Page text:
A few to catch up on,  so let’s dive in.

The Old Post Office.  Last time we were here our desk broke from the stress,  but all was OK this  time.

We’ve had bigger crowds here,  but fewer more enthusiastic.  What made the gig special, however, was Paul’s new flightcase.  As you probably know,  we bring a lot of peripherals to our gigs and these entail many trips to and from the van. Fortunately our ever-thinking drummer came up with a solution in the shape of a large, wheeled flightcase.  After putting everything in it we wheeled the case up the cobbles to the pub door only to discover that it wouldn’t fit through the door,  so it spent the evening just outside the pub.

A Flightcase.

A Flightcase.

Our next gig was a return visit to The Swan in Stone. We very quickly realised the flightcase wouldn’t make it through the door again,  so it stayed in the van while we played. Playing on a Wednesday we normally have smaller audiences than weekend gigs,  but we had a full pub this time.

Next up was due to be Shrewsbury’s Brittania Inn,  but sadly Ed’s voice was disappearing due to a cold.  He’d struggled manfully (?!) through Wednesday’s gig,  but this would have been near impossible,  particularly as we’d been booked for a wedding the next day and didn’t want to let the happy couple down. In any event,  we wouldn’t have managed to get the flightcase in through the door.

So, onto the wedding. This was taking place in the beautiful surroundings of a golf club in Chepstow.  The big problem here was the fact that we had to carry everything up a small staircase to the first floor – the flightcase never even made it out of the van.  We were joined by Den for this gig,  so sounded somewhat musical for a nice change.

We woke the next morning for a drive to Shrewsbury and The Telegraph, with Den in tow for another gig.  By this point the flightcase was buried at the back of the van and wasn’t coming out.

A member of the audience threw us a challenge to play an instrumental and the result was captured on video by our friend Shelley – see what you think:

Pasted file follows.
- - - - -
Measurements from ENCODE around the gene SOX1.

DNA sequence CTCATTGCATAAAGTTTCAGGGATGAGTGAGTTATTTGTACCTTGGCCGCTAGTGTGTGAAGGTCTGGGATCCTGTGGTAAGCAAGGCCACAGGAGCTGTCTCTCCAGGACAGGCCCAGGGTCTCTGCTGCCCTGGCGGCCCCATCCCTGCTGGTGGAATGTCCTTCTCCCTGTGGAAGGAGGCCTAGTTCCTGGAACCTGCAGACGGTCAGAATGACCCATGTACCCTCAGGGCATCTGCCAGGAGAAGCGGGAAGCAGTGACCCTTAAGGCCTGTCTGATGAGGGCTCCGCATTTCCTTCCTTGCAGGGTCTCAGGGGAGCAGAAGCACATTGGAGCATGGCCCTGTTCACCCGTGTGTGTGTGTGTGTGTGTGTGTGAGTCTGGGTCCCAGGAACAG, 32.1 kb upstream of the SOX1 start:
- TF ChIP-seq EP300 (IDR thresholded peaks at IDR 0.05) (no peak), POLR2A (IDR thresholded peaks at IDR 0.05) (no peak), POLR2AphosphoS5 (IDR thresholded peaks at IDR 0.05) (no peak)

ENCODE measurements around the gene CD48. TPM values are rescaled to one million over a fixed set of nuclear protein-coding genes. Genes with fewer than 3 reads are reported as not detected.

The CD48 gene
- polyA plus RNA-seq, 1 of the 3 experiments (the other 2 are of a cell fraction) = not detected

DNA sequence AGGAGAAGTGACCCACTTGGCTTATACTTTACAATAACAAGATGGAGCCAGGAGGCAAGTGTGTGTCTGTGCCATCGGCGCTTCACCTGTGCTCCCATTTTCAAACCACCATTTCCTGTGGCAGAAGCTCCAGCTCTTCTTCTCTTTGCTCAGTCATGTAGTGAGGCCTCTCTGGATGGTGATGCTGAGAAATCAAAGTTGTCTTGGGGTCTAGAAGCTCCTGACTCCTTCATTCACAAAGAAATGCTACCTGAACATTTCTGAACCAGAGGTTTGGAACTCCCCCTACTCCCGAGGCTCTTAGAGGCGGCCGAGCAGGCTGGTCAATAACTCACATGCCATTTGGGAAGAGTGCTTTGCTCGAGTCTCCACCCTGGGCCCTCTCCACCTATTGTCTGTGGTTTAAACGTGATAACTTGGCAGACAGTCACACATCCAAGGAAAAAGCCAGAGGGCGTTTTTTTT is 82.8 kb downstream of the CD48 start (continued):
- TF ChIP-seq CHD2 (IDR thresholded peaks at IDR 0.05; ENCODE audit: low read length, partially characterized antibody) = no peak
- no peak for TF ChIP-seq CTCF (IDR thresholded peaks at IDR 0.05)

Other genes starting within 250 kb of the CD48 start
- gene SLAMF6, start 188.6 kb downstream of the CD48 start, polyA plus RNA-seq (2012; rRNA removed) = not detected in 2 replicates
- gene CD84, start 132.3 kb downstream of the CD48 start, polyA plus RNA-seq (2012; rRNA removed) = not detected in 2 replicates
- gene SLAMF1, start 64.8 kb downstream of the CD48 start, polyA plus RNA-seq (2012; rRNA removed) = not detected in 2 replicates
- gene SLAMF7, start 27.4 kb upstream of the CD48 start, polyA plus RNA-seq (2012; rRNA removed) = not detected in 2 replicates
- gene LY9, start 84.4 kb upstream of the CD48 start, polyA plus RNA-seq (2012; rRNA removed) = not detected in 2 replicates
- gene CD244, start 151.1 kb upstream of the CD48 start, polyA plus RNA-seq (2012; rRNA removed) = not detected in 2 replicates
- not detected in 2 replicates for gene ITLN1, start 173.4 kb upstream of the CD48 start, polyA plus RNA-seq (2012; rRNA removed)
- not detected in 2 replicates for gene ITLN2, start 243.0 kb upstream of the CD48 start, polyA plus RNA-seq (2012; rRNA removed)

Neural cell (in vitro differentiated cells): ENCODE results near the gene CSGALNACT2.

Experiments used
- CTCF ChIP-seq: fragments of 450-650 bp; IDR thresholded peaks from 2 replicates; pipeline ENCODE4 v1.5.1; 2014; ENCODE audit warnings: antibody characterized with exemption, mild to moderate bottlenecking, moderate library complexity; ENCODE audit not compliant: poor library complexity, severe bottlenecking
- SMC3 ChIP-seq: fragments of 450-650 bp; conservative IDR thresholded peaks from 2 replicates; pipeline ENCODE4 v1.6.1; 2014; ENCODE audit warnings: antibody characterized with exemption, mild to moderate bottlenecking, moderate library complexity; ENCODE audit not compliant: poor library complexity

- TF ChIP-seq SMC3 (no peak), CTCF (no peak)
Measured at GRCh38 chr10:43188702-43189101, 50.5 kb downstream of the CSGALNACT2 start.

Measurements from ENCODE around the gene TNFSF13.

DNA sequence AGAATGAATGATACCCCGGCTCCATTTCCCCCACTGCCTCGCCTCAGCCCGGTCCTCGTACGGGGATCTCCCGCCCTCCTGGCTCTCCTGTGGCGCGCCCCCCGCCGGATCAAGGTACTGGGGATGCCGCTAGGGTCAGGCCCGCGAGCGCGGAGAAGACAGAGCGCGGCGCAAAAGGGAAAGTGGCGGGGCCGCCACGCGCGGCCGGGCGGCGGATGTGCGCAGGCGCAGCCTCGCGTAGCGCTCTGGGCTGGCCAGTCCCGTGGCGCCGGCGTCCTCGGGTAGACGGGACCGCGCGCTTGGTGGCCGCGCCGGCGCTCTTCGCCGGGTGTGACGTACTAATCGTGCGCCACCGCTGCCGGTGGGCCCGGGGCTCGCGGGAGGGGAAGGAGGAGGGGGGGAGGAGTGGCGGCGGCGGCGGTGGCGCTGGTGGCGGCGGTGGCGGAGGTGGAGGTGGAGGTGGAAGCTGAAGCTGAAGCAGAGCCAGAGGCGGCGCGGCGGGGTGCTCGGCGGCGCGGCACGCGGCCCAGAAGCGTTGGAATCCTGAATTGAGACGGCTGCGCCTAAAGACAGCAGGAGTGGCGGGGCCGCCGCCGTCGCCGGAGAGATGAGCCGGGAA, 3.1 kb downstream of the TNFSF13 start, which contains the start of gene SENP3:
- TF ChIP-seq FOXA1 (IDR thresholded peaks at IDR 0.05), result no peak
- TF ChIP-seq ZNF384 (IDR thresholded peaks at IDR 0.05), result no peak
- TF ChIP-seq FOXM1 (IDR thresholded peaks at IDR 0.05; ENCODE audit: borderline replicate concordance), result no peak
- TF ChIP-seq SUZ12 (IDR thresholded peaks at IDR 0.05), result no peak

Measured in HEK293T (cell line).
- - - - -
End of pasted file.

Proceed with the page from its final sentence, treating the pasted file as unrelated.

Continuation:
We went on to Harper Adams university next for a staff/ex-student dinner,  again upstairs,  rendering the flightcase unusable. After an early setup we had a late start,  so visited Paul’s second home,  Newport’s curry house for some sustenance before returning to perform for a typically drunken university audience.

The Harper Party

The Harper Party

We then headed back to Wales and another 2 day residency at Rummers, again with added musicality from Den. By this time Paul had accepted the reality that his flightcase experiment had failed and it was unceremoniously dumped at home. Night one of the residency was a great result,  the pub being almost deserted until the point we started playing.  As usual the pub filled quickly with a great audience,  most of whom were excited to learn we’d be back the following evening.

Playing two days on the trot here makes things a lot easier as we don’t have to pack up at the end of the first night, nor set up on the second night, so on Saturday we went for a curry before the gig. All went well until Paul discovered a body part in his drink. No names, no pack drill, but eye don’t think Paul was too happy.

"Eye Love Curry!" - Paul Crewe.

“Eye Love Curry!” – Paul Crewe.

We finished the month off at The Boars Head in Shrewsbury. Having been a busy month, Paul spent a short while checking his eyelids for holes before we started:

Sandman Has Come For Paul

Sandman Has Come For Paul

You can keep up to date with our upcoming gigs at www.losttheplotband.co.uk/gigs and come back soon to find out how Santa has ruined Christmas for us.

See you soon!

May 2014

June 3, 2014

Lost The Plot, by Ed

Lost The Plot, by Ed

It’s been busy again, so time for a quick round up of the last few gigs.

On Friday 9th we were back to The Malthouse in Ironbridge. As usual, a great crowd with plenty of dancing and duck throwing. The Malthouse has become one of our most consistent venues with a good, responsive, crowd and fabulous, friendly staff (free beer next time guys?!). A couple of friends, Alex and Jason, turned up for the second half. During an ABBA rendition later in the set, Si took a wander to discover that Jason had lost control of his bladder all over the floor. Check out Si’s reaction at 2:40 in the video below.

Ed got into an interesting discussion with a member of the audience after the gig. She commented to him how much she had enjoyed the gig, but felt the humour was unnecessary, preferring the second set where we pretty much just focussed on songs that would keep people up dancing. Whilst hers is a perfectly valid point of view (and one we explored on Sunday – see below), Ed explained that if we cut the humour (hats, toys, hitting each other, etc) we’d be no different to any other pub band on the circuit. In fact, there are a number of songs that we feel would be almost impossible to pull off without the audience realising that our tongues are firmly placed in our cheeks. You can only go so far down the cheese route as a ‘serious’ band before people give up on you. By introducing the humour early, the audience are ready for whatever we decide to throw at them (metaphorically, as well as physically).